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2015 25' Flying Cloud
Manheim , Pennsylvania
Join Date: Feb 2015
Posts: 186
Are you buying used from a dealer or private party? Financing?
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Old 03-23-2015, 03:18 PM   #5
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2012 25' FB Eddie Bauer
Vintage Kin Owner
Virginia Beach , Virginia
Join Date: Sep 2004
Posts: 5,678
Fulltiming nearing 9th anniversary

Hi, my name is Paula and I'm a grateful non-recovering Aluminut.
I've owned 3 Airstreams in 9 years. Sold #1 (22' wanted something bigger, saw the 25FB SE drooled and bought on impulse, Rolled #2 (felt like #2 too), now have a 25 FB SE Eddie Bauer. Looking at a custom 30 foot 2 door Serenity with lust in my heart even as we speak.

Airstream is backordered out the wahzoo and doesn't seem interested in building one for me even for biggassbucks. Saved from temptation for the short run at least. Every trailer I lust after seems to be on the west coast.

May just get that 34 Avion and have it modernized. (French Provencal GAG)

Extended Warranty - read the small print - several times - most are pure garbage. They only pay if you have the dealer that sold it do the work. And it will never need service until/unless you're 1200 miles away and needs a liftback to get it home to the dealer.

Buying new - list price is fiction. 20% off used to be pretty standard, but now that the economy is recovering sort of - you might have to push to get over 18%. Now doesn't that sound more reasonable. If I had it to do over I'd have bought very gently used on #1.

Inspect inspect inspect. (OR go buy a used POS SOB (square old box) for a couple of thousand and learn to tow - then buy an Airstream.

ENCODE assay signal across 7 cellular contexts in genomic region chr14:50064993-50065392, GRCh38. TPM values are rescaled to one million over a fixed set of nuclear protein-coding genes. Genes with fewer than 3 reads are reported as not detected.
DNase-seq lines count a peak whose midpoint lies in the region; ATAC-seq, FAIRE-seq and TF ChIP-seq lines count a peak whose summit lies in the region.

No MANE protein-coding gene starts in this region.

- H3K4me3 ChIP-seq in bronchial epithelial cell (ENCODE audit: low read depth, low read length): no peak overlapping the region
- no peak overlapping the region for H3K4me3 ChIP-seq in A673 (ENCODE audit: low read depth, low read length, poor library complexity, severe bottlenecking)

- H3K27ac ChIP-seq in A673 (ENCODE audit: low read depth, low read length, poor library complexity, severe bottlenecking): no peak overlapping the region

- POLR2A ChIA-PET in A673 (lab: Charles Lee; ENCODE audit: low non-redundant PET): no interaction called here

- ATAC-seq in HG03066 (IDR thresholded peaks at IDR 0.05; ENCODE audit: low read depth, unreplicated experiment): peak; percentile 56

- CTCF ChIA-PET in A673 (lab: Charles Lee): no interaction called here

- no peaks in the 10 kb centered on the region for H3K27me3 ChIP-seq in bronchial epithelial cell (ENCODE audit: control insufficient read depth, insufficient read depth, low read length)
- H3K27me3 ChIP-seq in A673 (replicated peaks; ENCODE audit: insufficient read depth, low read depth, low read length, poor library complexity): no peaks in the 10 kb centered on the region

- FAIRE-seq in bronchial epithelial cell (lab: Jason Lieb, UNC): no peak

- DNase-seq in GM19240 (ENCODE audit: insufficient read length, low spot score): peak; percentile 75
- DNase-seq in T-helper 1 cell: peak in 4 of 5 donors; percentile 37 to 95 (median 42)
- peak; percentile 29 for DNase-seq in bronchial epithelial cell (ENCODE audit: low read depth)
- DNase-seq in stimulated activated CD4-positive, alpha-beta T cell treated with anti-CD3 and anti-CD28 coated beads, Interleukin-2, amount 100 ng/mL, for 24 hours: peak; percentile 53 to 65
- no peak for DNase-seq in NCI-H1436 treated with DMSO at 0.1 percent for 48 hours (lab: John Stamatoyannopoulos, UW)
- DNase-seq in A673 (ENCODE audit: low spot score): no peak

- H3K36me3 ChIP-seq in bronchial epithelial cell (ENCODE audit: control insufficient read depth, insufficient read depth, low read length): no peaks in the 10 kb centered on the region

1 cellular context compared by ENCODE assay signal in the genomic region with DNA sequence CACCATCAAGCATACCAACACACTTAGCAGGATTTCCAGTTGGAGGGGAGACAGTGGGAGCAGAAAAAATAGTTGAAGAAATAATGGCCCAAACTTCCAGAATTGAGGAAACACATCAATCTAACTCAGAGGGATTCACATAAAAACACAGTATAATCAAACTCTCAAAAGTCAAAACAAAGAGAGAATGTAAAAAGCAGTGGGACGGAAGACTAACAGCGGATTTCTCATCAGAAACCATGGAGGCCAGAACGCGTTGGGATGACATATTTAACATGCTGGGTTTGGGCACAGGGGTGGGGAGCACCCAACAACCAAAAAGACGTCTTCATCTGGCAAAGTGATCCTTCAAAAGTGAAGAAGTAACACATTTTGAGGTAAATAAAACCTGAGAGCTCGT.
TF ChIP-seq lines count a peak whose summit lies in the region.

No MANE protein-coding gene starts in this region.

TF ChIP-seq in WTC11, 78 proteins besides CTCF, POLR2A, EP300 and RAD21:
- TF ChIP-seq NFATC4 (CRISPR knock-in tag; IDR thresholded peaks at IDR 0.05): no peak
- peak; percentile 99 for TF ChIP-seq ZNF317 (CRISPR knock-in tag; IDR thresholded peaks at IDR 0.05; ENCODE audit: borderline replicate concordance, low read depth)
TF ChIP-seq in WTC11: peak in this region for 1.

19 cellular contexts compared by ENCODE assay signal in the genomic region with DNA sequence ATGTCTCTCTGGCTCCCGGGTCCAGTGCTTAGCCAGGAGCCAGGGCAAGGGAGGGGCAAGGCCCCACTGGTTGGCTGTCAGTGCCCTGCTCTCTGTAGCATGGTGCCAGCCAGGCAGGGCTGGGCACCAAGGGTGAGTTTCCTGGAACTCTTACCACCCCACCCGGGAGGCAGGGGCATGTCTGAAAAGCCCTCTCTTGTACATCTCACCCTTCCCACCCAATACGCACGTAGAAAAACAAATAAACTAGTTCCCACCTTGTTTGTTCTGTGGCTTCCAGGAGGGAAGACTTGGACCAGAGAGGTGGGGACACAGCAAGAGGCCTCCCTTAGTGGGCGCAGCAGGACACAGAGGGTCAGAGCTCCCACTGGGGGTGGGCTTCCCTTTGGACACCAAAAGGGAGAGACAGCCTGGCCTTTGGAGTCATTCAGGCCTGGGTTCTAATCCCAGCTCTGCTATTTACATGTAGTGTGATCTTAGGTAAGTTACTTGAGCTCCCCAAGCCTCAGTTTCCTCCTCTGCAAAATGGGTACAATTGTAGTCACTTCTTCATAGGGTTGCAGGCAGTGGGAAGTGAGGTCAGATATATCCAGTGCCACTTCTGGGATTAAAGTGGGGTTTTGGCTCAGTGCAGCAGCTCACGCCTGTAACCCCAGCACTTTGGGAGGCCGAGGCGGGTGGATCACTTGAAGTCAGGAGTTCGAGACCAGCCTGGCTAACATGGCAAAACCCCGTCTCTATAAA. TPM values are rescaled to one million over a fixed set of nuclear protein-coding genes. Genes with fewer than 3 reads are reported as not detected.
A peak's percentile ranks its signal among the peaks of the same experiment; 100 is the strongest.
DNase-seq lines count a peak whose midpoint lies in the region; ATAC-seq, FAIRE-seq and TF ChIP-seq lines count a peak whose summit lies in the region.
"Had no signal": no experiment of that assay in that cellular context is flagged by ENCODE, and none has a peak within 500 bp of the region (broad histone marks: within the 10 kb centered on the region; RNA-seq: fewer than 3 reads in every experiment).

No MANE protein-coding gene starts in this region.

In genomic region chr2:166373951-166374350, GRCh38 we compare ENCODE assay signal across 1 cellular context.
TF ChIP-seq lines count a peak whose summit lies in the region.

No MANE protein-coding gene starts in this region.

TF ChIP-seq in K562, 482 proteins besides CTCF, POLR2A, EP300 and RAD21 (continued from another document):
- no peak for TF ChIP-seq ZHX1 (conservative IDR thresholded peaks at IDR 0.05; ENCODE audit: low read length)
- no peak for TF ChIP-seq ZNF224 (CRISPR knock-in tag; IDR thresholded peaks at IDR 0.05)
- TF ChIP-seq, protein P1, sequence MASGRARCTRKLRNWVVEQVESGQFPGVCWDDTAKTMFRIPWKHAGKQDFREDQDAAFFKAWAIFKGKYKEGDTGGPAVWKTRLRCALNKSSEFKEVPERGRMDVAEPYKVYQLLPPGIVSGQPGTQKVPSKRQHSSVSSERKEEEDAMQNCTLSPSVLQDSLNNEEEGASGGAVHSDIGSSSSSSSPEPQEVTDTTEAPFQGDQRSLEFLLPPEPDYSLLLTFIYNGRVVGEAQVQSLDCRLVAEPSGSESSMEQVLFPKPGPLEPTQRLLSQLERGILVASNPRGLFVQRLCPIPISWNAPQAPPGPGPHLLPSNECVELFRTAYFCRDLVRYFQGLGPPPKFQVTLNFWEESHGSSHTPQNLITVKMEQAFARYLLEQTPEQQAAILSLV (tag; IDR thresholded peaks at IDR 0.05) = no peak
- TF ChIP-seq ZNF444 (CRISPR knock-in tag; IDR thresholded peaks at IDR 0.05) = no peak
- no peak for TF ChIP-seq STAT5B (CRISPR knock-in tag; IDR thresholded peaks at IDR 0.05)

BTW, finance rates are still very low - it'll never be more affordable to buy a new one. Financing is scarey and you might decide to sell at a moderate loss, but you can be on the road in a week. Put $10K to $20K down and look back only when you write the monthly payment check. I do think you should go to a dealer and spend a whole DAY going through the models you're interested in. Sit on the john, lie down on the bed (shoes off please). Imagine cooking. Learn to open and close the awning. Etc, Etc. Etc. FORGET about all of your "can I do this?" issues (as long as you don't have 4 chargeable accidents in the last six years - in which case you really are a bad driver and don't need to add a tow vehicle into the mix). Take a towing course from a local truck driving school. It's virtually the same learning curve whether you choose a 23 footer or a 30 footer.

Me I think the ducted air is overrated - but then I've not seen one in the flesh yet. Someone always buys one, then has a big health crisis and needs to sell it a few months down the road. Be patient if you want gently used.
You ARE contemplating buying during the peak demand period. Oh if only it were November.

Find a nearby rally - go! Good place to look around.

See you down the road, Paula
Today is a gift, that's why they call it the present.
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Old 03-23-2015, 05:48 PM   #6
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Originally Posted by tastytreks View Post
arg! and just realized have posted in wrong area. >_< Am off to a good forums start, heh.
No worries - the thread is moved and it's likely you'll make bigger goofs in your airstream odyssey